3. The “Bloody History” Of Hyrule Is Haunting
Speaking of the Shadow Temple, which is just as morbid, if not slightly more surreal, than the Bottom of the Well, what’s up with the ghastly voices of spirits haunting its walls?
Through Navi’s translation, the common sentence is “here is gathered Hyrule’s bloody history of greed and hatred.” Um, what?
Hyrule, despite Ganondorf and some monsters, seems like a rather idyllic place to live, with fair weather and bountiful resources, all ruled by a righteous king.
Yet according to this, it appears that Hyrule was anything but idyllic in the (recent?) past.
What horrifying displays of greed and hatred in this “bloody” history could have occurred? Perhaps there was a political upheaval or a period of time where the townspeople needed to be bent to the will of their king.
2. The Hero Of Time Has PTSD
The famous Hero of Time was able to save Hyrule through time-hopping, becoming an icon in Wind Waker, aiding the Hero in Twilight Princess and even saving a neighboring world.
What these games fail to tell you is that the Hero of Time is deeply troubled from his so-called “adventures.”
He is forcibly aged into an adult and then forcibly returned to his childhood. Having been through hell and back as an adult, his broken mind is now trapped in the body of a child, who is expected to behave like one until he naturally grows older.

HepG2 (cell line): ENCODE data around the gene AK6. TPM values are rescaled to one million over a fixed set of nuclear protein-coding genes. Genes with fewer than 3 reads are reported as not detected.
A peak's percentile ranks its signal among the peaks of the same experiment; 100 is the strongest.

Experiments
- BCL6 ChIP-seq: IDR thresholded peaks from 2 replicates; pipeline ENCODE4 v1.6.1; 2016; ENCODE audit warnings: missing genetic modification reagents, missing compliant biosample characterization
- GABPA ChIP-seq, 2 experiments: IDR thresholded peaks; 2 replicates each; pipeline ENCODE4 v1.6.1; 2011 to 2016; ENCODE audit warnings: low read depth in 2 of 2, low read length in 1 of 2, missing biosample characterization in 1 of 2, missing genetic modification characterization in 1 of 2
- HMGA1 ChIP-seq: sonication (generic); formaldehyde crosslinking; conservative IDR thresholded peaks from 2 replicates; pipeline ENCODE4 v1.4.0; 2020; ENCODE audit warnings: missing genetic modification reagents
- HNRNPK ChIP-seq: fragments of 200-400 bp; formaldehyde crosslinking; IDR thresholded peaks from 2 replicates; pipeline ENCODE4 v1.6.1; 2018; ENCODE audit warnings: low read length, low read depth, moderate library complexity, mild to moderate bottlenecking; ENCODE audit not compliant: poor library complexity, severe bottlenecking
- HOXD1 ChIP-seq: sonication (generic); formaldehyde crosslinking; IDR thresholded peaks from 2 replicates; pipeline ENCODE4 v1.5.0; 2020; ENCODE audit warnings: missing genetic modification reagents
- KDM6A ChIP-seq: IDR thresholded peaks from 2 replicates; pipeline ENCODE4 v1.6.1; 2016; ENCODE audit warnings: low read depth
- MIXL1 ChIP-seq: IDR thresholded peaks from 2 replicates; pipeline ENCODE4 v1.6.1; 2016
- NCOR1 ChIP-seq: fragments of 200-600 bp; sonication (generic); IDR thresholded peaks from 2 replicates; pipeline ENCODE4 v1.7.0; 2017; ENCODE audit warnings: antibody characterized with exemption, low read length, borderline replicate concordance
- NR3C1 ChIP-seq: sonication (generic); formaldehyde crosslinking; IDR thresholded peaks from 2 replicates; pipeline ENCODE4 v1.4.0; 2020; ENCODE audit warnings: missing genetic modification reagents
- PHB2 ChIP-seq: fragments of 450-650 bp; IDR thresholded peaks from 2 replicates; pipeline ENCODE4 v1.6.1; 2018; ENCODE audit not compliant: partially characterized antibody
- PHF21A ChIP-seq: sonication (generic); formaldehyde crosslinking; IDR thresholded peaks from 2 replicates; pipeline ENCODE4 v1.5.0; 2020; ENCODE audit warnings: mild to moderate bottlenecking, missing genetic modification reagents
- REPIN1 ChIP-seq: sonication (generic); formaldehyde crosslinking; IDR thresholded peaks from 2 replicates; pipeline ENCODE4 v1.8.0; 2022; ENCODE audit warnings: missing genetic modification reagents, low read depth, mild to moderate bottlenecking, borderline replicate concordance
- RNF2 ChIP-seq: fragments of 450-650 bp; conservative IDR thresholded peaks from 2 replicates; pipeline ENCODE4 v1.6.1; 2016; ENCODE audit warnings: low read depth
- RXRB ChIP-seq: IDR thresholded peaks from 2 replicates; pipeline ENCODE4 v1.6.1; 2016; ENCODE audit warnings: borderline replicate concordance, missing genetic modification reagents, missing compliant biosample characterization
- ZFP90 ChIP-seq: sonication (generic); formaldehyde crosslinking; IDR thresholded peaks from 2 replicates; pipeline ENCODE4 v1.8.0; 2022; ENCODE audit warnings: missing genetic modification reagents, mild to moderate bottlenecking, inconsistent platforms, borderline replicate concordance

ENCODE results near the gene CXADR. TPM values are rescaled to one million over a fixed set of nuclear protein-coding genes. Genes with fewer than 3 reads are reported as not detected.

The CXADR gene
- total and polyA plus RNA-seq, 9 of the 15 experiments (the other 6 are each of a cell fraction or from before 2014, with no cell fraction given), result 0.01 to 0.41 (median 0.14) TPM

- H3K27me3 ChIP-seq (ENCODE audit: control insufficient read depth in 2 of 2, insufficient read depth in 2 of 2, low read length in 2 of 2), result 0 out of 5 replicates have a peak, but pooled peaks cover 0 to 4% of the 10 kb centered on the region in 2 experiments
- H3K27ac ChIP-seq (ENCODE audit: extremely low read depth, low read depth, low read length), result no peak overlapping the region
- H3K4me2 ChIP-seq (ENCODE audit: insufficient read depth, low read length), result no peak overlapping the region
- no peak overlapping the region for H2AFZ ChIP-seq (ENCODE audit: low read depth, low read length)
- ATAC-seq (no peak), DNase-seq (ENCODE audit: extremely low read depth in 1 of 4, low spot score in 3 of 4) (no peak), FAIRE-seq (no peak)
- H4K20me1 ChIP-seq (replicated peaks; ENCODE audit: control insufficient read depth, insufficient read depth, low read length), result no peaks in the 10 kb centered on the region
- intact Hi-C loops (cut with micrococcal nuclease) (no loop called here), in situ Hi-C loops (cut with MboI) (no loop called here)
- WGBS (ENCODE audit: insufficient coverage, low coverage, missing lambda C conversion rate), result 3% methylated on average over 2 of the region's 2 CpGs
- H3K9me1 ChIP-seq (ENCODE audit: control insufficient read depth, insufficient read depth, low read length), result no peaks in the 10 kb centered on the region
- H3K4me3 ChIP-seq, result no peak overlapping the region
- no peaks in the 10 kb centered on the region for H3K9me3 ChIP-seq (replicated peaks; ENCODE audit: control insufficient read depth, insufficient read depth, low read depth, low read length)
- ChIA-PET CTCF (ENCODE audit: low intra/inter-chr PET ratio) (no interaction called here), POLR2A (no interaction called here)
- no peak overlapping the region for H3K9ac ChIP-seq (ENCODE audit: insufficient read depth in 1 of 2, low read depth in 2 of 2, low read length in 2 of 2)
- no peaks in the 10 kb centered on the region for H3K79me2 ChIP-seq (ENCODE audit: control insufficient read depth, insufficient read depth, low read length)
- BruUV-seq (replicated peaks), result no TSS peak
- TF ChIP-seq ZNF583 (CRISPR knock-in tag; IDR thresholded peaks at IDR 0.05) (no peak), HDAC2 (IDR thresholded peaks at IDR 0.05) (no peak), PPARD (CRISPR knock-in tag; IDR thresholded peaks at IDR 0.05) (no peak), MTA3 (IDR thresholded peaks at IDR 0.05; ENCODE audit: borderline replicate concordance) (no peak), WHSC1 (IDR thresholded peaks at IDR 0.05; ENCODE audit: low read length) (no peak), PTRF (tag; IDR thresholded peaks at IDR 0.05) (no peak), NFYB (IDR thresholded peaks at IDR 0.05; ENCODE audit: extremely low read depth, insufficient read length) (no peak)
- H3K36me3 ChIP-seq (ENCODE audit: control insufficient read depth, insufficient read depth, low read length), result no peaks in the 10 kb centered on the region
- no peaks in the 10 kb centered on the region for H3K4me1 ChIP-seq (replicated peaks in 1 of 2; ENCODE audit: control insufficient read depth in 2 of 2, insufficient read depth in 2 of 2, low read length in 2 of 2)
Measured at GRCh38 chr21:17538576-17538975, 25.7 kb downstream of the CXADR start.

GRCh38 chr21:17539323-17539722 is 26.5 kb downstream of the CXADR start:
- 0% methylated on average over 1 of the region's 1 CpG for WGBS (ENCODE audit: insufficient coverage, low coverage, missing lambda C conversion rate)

With all the pain and sorrow weighing down upon him, it’s no surprise that he leaves Hyrule. It’s just a shame that Termina ended up being an equally disturbing destination, putting his fragile mind through a hellish time-loop filled with countless losses.
1. Nothing You Do In Majora’s Mask Matters
Majora’s Mask offers a unique experience, with Link repeatedly reliving three days in order to prevent catastrophe.
Featuring a deep series of side quests, Link, using time travel, slowly gets to know the wonderfully written inhabitants of Termina, with their hopes and dreams becoming focal points for obtaining specific masks.
When you’re finally ready to defeat Majora and stop the moon’s fall, you break the time loop and save the day. Or do you?
Your notebook may claim that you’ve helped all of the people in town, but it’s only what you do during the final cycle that remains canon. And you can’t help everyone.
That means Kafei won’t get married, or Romani is traumatized by aliens, or the guy needing toilet paper continues to wallow in filth.
To quote one of the Lunar Children: “if you do the right thing… does it really make everybody… happy?” Not this time.
Can you think of any other dark secrets about The Legend of Zelda franchise? Let us know in the comments!